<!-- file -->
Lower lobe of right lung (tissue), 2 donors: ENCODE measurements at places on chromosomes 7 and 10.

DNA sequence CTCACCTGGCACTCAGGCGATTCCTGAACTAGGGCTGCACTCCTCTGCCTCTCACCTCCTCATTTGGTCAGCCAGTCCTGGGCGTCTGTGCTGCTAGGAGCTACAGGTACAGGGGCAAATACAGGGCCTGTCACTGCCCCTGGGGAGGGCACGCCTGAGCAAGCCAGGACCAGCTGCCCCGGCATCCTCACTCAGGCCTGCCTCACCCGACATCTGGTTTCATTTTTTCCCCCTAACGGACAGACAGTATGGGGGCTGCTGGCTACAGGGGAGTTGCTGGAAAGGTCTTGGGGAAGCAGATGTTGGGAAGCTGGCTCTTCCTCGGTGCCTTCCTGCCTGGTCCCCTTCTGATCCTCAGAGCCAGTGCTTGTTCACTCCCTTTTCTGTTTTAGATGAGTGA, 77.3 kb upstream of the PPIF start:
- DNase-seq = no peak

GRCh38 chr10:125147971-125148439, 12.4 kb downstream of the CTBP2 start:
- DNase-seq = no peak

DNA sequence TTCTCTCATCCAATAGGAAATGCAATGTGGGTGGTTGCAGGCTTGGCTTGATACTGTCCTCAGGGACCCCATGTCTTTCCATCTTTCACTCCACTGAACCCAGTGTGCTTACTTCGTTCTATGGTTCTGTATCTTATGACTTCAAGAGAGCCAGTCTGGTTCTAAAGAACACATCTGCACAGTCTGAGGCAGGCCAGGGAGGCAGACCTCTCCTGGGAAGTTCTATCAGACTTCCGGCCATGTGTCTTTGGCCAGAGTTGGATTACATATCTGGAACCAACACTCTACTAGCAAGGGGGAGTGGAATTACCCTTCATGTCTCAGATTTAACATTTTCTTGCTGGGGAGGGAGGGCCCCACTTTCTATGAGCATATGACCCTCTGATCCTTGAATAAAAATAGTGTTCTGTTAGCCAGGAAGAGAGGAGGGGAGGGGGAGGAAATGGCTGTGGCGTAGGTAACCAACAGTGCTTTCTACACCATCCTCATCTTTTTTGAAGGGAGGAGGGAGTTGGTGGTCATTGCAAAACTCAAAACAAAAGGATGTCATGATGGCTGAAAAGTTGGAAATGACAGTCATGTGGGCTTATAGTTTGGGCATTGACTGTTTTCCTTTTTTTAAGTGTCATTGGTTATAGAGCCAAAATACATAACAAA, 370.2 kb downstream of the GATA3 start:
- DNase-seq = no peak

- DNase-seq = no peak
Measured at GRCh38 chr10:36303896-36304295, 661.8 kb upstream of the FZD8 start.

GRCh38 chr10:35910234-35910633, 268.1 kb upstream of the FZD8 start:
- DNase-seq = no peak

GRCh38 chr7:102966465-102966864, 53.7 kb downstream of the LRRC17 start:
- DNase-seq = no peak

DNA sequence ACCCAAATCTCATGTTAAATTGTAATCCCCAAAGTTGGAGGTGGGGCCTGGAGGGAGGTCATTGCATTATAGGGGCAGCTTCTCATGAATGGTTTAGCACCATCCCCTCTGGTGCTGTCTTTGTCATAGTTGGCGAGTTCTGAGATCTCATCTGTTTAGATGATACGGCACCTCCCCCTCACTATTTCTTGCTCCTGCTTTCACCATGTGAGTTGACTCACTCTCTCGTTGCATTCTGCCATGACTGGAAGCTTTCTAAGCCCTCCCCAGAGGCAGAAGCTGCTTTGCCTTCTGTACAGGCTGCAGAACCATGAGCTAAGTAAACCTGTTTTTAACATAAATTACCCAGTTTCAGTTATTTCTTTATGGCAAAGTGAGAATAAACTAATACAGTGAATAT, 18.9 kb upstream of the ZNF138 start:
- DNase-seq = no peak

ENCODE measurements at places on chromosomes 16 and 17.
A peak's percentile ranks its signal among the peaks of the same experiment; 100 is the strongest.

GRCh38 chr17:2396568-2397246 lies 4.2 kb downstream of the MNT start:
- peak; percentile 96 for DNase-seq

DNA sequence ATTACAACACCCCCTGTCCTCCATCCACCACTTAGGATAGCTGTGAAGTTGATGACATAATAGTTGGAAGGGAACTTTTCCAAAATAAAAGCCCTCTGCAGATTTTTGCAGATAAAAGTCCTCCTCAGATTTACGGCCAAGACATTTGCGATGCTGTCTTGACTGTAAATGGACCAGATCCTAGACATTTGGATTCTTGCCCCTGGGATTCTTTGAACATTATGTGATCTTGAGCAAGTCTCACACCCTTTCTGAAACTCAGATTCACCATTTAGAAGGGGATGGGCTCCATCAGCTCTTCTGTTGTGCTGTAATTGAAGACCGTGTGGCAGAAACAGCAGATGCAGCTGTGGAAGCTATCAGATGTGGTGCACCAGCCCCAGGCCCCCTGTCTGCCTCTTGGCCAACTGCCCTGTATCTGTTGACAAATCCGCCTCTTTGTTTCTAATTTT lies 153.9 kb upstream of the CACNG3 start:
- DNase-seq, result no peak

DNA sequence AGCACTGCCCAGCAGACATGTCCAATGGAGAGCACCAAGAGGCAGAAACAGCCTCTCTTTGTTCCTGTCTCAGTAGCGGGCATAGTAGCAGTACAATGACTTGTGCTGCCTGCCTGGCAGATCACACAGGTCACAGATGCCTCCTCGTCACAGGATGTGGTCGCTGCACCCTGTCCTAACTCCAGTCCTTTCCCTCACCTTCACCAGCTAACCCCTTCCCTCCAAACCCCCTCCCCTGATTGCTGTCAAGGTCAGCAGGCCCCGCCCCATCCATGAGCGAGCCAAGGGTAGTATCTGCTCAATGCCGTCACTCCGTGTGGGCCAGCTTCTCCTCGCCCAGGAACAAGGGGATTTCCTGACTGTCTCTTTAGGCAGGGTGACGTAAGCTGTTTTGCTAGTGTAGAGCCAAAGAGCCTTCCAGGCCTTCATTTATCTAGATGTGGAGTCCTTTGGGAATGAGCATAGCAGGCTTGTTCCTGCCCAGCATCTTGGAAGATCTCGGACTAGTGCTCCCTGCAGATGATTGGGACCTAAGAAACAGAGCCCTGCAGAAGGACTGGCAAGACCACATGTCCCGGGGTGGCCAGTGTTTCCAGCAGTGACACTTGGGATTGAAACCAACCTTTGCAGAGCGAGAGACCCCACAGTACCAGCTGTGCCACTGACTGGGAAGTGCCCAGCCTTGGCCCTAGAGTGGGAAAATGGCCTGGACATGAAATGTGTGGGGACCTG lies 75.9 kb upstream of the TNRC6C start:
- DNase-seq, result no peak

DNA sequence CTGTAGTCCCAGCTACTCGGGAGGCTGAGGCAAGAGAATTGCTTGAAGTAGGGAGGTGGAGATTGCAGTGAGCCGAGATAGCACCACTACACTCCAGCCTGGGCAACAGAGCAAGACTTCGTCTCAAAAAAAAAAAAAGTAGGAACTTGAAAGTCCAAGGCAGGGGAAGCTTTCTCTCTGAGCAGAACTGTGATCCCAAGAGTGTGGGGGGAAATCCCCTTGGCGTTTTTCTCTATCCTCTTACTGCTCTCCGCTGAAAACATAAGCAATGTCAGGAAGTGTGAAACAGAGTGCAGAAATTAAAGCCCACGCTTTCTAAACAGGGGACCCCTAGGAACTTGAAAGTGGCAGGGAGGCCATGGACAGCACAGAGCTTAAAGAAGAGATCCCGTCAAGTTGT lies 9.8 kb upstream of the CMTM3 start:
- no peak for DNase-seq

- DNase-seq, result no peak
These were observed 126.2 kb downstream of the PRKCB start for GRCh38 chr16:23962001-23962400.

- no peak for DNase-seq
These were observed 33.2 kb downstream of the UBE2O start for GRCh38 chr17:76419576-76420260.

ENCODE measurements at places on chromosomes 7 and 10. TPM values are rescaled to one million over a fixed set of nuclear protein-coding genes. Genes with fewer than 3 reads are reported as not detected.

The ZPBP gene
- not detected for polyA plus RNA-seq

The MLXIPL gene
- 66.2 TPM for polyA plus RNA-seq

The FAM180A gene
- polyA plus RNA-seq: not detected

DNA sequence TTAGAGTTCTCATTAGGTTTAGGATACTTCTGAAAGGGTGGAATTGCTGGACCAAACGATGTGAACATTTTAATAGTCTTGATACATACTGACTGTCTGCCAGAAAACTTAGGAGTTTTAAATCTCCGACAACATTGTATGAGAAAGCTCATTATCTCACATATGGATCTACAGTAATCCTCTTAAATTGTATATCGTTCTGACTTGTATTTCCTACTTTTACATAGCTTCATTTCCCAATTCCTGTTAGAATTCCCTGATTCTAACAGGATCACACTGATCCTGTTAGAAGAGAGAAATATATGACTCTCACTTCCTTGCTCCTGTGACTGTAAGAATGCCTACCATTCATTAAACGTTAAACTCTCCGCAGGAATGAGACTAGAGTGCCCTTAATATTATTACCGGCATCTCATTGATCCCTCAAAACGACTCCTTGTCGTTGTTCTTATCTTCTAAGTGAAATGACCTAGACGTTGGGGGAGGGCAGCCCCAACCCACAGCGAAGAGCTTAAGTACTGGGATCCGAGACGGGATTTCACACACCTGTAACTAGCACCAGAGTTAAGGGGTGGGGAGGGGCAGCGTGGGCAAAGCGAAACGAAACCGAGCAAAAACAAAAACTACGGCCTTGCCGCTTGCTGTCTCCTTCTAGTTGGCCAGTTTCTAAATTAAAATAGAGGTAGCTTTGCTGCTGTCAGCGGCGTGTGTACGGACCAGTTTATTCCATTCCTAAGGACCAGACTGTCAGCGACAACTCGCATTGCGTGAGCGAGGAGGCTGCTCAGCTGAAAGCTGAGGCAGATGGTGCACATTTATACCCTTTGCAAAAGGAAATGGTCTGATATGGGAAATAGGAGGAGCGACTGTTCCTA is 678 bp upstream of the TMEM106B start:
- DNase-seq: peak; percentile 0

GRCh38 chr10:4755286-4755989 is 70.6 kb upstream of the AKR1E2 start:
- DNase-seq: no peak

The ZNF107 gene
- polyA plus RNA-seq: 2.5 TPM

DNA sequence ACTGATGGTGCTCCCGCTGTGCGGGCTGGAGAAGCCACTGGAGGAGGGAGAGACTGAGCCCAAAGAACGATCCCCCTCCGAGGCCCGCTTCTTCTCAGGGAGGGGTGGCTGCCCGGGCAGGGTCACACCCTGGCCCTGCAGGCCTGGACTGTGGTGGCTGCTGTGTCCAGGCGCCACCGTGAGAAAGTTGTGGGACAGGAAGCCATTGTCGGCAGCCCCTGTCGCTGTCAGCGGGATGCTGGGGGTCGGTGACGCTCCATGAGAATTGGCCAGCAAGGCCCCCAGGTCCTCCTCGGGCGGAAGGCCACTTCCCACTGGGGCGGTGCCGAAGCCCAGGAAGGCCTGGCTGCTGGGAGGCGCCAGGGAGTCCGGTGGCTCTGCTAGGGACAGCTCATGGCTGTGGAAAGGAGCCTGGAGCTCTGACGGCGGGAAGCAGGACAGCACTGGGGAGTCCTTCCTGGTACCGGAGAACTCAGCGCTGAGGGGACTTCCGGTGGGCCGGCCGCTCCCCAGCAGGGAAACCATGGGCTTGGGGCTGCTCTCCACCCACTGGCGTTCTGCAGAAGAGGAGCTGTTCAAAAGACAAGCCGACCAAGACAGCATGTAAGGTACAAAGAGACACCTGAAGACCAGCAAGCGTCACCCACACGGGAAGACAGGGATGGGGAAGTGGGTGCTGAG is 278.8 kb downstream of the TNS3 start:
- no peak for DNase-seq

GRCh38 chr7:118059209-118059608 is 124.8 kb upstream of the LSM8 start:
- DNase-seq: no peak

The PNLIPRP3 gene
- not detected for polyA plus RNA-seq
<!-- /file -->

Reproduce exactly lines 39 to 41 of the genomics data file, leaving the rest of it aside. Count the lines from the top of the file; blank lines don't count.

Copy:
GRCh38 chr10:4755286-4755989 is 70.6 kb upstream of the AKR1E2 start:
- DNase-seq: no peak

The ZNF107 gene